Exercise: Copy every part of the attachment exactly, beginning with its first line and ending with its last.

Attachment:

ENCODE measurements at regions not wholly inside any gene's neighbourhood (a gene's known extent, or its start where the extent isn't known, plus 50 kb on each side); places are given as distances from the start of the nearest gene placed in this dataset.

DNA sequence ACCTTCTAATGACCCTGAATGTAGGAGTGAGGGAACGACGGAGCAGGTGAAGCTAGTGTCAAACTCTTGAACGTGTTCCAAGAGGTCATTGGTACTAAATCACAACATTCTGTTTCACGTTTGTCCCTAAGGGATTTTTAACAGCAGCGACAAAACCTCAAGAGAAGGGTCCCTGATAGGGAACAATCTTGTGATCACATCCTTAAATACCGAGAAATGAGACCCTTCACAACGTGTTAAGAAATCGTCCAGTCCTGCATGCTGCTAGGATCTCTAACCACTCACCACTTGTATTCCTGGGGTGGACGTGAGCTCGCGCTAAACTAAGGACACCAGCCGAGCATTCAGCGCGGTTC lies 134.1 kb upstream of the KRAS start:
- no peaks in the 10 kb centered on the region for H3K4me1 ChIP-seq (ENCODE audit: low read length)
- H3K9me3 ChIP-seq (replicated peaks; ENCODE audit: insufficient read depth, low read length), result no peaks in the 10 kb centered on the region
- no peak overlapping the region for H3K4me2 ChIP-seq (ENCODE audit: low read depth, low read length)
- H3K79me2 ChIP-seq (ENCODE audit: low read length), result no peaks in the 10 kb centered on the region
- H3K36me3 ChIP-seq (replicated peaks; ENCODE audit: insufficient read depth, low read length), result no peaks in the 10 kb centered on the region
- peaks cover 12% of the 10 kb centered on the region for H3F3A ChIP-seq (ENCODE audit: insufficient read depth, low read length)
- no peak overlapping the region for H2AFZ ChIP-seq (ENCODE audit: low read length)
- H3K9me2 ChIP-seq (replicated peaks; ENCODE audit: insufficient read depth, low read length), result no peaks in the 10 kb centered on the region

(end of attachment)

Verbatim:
ENCODE measurements at regions not wholly inside any gene's neighbourhood (a gene's known extent, or its start where the extent isn't known, plus 50 kb on each side); places are given as distances from the start of the nearest gene placed in this dataset.

DNA sequence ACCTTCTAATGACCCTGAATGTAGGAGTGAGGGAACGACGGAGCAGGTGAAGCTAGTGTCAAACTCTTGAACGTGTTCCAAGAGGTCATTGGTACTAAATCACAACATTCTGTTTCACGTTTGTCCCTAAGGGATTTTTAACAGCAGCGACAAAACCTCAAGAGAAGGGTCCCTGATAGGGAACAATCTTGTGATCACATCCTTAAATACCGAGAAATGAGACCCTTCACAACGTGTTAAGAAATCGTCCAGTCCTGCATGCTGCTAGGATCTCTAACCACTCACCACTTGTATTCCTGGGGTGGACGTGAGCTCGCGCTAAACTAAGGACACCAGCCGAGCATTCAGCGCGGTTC lies 134.1 kb upstream of the KRAS start:
- no peaks in the 10 kb centered on the region for H3K4me1 ChIP-seq (ENCODE audit: low read length)
- H3K9me3 ChIP-seq (replicated peaks; ENCODE audit: insufficient read depth, low read length), result no peaks in the 10 kb centered on the region
- no peak overlapping the region for H3K4me2 ChIP-seq (ENCODE audit: low read depth, low read length)
- H3K79me2 ChIP-seq (ENCODE audit: low read length), result no peaks in the 10 kb centered on the region
- H3K36me3 ChIP-seq (replicated peaks; ENCODE audit: insufficient read depth, low read length), result no peaks in the 10 kb centered on the region
- peaks cover 12% of the 10 kb centered on the region for H3F3A ChIP-seq (ENCODE audit: insufficient read depth, low read length)
- no peak overlapping the region for H2AFZ ChIP-seq (ENCODE audit: low read length)
- H3K9me2 ChIP-seq (replicated peaks; ENCODE audit: insufficient read depth, low read length), result no peaks in the 10 kb centered on the region